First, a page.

Ecommerce Returns and Their Role in Marketing

As much as retailers and brands would love them to, most customers don’t simply drop onto their site by accident. Given this, success is heavily determined by the acquisition strategy of their marketers. The problem is that many aren’t using key data points about their customers to analyze marketing effectiveness and are losing money as a result – and one key area of this is in returns.

Unfortunately, marketers are often only looking at half the picture when they report, focusing solely on how much their budget can achieve in sales without accounting for the comprehensive cost of that sale. For example, if a customer purchases six items as a result of a campaign, but returns four, that returns factor needs to make its way into the campaign reporting. And the wider data set about returns should go well beyond campaign reports and into strategic decision making.

If a retail marketer’s current customer segmentation is made without taking ecommerce returns data into account, then it’s hard to know what the real value of customers are, and segmentation and targeting decisions are thrown into question. Ultimately, this could mean that marketing effectiveness ends up well below its potential. To spend budget effectively, retail marketers need to understand the returns behaviors across their customer base and in their target segments.

How do ecommerce returns play a key role in retail marketers’ targeting and segmentation, as well as in influencing brand perception?

Following is an example to consider:

A men’s formalwear retailer is in the process of making strategic targeting decisions, and it has identified two key market segments:

Segment A consists of 35-40-year-old men who are looking to upgrade their work suits. Data from the retailer’s CRM platform tells it that members of this demographic are big spenders who are likely to buy at the top end of their range and may buy more than one suit at a time. However, they frequently make ecommerce returns, often at a rate of one or two items per purchase.

Segment B is comprised of younger men in their early 20s who may have just started working and need a sharp but affordable suit, usually from the lower end of the retailer’s product range. However, despite this lower spend, the returns data shows these consumers are actually much less likely to make a return. And better still, those that have a great experience with the business at this stage stay loyal to the brand and make more purchases in the subsequent years.

From a spend and volume perspective, Segment A looks pretty appealing. The retailer may be tempted to direct the bulk of its marketing budget at this high-spending demographic with expensive tastes. However, they are significantly more likely to make ecommerce returns, and that could drastically change their value to the business. Considering that, the younger, more cautious Segment B might be a strategically safer place to put the marketing budget. They buy, and, importantly, they keep what they buy, and they have a high propensity to become repeat customers.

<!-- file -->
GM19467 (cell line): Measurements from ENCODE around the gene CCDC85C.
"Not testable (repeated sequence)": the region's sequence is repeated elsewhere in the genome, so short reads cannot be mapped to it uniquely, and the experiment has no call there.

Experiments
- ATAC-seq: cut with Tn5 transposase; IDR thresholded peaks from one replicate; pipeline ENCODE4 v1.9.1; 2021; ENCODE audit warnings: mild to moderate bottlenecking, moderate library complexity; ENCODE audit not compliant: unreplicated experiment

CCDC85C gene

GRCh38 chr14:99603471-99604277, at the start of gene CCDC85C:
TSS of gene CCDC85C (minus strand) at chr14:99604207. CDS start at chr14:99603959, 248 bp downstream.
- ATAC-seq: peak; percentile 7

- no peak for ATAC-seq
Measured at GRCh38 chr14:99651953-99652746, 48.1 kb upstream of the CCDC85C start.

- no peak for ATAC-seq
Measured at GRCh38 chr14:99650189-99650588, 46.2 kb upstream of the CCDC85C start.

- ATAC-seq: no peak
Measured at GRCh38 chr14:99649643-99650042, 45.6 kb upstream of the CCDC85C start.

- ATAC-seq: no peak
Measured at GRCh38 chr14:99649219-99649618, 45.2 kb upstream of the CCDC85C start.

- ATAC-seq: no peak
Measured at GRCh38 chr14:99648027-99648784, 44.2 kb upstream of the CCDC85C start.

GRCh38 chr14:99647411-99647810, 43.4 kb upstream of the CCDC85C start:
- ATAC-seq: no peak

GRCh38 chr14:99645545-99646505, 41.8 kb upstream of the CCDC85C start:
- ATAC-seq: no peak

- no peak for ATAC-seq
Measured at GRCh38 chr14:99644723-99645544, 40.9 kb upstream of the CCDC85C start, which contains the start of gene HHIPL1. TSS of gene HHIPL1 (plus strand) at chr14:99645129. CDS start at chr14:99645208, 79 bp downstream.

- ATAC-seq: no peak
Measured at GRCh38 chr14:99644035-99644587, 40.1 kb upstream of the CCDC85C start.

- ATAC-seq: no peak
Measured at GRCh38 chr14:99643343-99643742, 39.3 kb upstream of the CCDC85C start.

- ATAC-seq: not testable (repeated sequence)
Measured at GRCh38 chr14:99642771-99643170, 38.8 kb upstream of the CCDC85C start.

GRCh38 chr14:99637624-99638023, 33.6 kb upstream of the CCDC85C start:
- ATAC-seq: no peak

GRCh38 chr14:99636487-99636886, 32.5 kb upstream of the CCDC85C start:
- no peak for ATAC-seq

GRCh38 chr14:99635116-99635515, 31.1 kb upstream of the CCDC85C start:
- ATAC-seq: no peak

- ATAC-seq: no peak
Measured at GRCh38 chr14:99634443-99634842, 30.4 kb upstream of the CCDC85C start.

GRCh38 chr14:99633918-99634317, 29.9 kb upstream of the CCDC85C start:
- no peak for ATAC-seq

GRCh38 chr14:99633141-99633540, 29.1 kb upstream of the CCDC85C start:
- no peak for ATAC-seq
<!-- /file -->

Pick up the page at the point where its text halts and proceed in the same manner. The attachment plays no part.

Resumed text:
The key point is that returns behavior is a crucial factor in assessing the profitability of these two segments, and so effectiveness is dependent upon having the visibility and data on which to base targeting decisions. With a digital returns platform that can flag that Segment A returns purchases at a higher rate, then the retail marketer can make a more informed decision about the value of targeting that segment.

While a retailer can work to influence return rates, it can be much harder to change brand perceptions. With visibility into why returns are happening, a merchant can identify specific improvements to make that will lead to reduced returns and, possibly more importantly, positive feelings about the brand.

For example, if sizing is a common issue for the Segment A shoppers, perhaps the retailer’s website needs improving to clarify sizing. AI tools can aggregate how a product fits differently shaped customers to offer predictions to new shoppers about which size will suit them best. If shoppers are returning specific items time after time, there may be design or manufacturing defects which can be addressed at the root.

In the end, it’s all about the impact of every transaction and subsequent action on sales data, and the ecommerce returns process is a significant part of that post-purchase experience. Fitting all of the data pieces together is the only way to get a complete picture. With comprehensive insight, retailers can make better decisions that will help keep them competitive, make the marketing significantly more effective and drive positive brand perception.

Dan Nevin is Chief Revenue Officer, Global Retail for Doddle